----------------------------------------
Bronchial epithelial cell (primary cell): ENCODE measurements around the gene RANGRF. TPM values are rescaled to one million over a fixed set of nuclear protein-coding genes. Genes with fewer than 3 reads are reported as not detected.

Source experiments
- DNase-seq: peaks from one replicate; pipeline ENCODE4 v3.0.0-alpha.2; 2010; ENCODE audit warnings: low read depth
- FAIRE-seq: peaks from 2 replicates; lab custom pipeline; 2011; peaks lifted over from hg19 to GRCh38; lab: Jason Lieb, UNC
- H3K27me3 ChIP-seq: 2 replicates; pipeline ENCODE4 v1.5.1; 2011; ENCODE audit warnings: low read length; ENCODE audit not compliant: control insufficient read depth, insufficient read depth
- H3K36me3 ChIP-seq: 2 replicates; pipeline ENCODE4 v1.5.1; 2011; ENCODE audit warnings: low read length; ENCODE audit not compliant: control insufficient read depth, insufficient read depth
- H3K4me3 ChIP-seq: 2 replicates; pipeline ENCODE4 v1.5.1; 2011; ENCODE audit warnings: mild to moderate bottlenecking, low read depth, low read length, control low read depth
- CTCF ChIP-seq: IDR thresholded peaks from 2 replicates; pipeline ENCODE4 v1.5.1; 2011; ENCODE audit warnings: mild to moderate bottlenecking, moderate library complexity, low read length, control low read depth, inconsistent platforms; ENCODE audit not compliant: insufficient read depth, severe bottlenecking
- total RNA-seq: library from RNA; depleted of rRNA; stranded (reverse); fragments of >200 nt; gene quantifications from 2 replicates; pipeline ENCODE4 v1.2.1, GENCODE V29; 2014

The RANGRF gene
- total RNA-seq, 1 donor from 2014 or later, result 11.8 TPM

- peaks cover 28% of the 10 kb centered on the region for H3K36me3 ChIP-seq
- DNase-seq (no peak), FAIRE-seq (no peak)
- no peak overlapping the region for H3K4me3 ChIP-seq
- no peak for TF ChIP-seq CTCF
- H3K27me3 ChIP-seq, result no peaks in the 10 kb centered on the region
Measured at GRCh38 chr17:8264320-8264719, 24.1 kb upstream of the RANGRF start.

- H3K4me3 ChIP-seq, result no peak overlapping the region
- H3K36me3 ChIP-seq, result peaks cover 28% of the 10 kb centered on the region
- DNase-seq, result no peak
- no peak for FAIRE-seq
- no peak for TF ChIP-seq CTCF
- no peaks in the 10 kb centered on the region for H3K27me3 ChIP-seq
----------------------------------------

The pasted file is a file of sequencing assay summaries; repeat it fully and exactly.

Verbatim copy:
Bronchial epithelial cell (primary cell): ENCODE measurements around the gene RANGRF. TPM values are rescaled to one million over a fixed set of nuclear protein-coding genes. Genes with fewer than 3 reads are reported as not detected.

Source experiments
- DNase-seq: peaks from one replicate; pipeline ENCODE4 v3.0.0-alpha.2; 2010; ENCODE audit warnings: low read depth
- FAIRE-seq: peaks from 2 replicates; lab custom pipeline; 2011; peaks lifted over from hg19 to GRCh38; lab: Jason Lieb, UNC
- H3K27me3 ChIP-seq: 2 replicates; pipeline ENCODE4 v1.5.1; 2011; ENCODE audit warnings: low read length; ENCODE audit not compliant: control insufficient read depth, insufficient read depth
- H3K36me3 ChIP-seq: 2 replicates; pipeline ENCODE4 v1.5.1; 2011; ENCODE audit warnings: low read length; ENCODE audit not compliant: control insufficient read depth, insufficient read depth
- H3K4me3 ChIP-seq: 2 replicates; pipeline ENCODE4 v1.5.1; 2011; ENCODE audit warnings: mild to moderate bottlenecking, low read depth, low read length, control low read depth
- CTCF ChIP-seq: IDR thresholded peaks from 2 replicates; pipeline ENCODE4 v1.5.1; 2011; ENCODE audit warnings: mild to moderate bottlenecking, moderate library complexity, low read length, control low read depth, inconsistent platforms; ENCODE audit not compliant: insufficient read depth, severe bottlenecking
- total RNA-seq: library from RNA; depleted of rRNA; stranded (reverse); fragments of >200 nt; gene quantifications from 2 replicates; pipeline ENCODE4 v1.2.1, GENCODE V29; 2014

The RANGRF gene
- total RNA-seq, 1 donor from 2014 or later, result 11.8 TPM

- peaks cover 28% of the 10 kb centered on the region for H3K36me3 ChIP-seq
- DNase-seq (no peak), FAIRE-seq (no peak)
- no peak overlapping the region for H3K4me3 ChIP-seq
- no peak for TF ChIP-seq CTCF
- H3K27me3 ChIP-seq, result no peaks in the 10 kb centered on the region
Measured at GRCh38 chr17:8264320-8264719, 24.1 kb upstream of the RANGRF start.

- H3K4me3 ChIP-seq, result no peak overlapping the region
- H3K36me3 ChIP-seq, result peaks cover 28% of the 10 kb centered on the region
- DNase-seq, result no peak
- no peak for FAIRE-seq
- no peak for TF ChIP-seq CTCF
- no peaks in the 10 kb centered on the region for H3K27me3 ChIP-seq